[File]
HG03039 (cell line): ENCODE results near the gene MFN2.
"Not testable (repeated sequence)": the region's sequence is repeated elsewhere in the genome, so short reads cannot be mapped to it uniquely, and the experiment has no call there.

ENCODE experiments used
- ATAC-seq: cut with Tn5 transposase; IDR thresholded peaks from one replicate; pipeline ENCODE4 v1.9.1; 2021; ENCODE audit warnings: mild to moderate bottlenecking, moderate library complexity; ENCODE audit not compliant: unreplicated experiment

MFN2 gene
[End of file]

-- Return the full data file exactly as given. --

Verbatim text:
HG03039 (cell line): ENCODE results near the gene MFN2.
"Not testable (repeated sequence)": the region's sequence is repeated elsewhere in the genome, so short reads cannot be mapped to it uniquely, and the experiment has no call there.

ENCODE experiments used
- ATAC-seq: cut with Tn5 transposase; IDR thresholded peaks from one replicate; pipeline ENCODE4 v1.9.1; 2021; ENCODE audit warnings: mild to moderate bottlenecking, moderate library complexity; ENCODE audit not compliant: unreplicated experiment

MFN2 gene